We ensure that Gurkha veterans, their widows and their wider communities are able to live their lives with dignity.
We achieve this primarily through the provision of financial, medical and community aid in Nepal.
Our field arm operates through 22 Area Welfare Centres spread across traditional Gurkha recruiting areas.
In the UK, in conjunction with other service charities and government bodies we offer advice and support to help the thousands of retired Gurkhas and their families who choose to settle here.
In the late 1960s, following the end of various Eastern conflicts, there was a significant reduction in the number of serving Gurkhas in the British Army.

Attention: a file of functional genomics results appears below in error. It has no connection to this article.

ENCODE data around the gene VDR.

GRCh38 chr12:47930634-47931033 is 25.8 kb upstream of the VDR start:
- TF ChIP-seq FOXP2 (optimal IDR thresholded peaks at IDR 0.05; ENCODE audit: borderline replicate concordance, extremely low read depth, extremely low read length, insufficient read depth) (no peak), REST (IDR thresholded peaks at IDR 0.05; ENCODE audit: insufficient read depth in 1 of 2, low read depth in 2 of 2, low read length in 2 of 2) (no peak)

It was realised that many Gurkha soldiers and their dependants or widows in Nepal faced destitution in old age. Many of these soldiers had served in the World Wars. However, they had not served the 15 years needed to qualify for an Army pension.
Unlike their British counterparts who could rely on the welfare state in old age, the Nepali Gurkhas had no such safety net.
Debt of honour
In recognition of the country’s debt of honour to these soldiers, a public appeal, led by eight of our greatest wartime Field Marshalls raised £1m to establish The Gurkha Welfare Trust (advert in The Times pictured).
The Trust then began to create a network of bases in Nepal to distribute financial aid to retired soldiers who had met with disasters such as landslides and floods. We also bought land for ex-Gurkhas to become subsistence farmers and provide enough food to support their families.
From that arrangement we later began paying our regular Welfare Pension payment, expanded our remit to include community initiatives like schools and water projects and developed a comprehensive medical scheme across Nepal.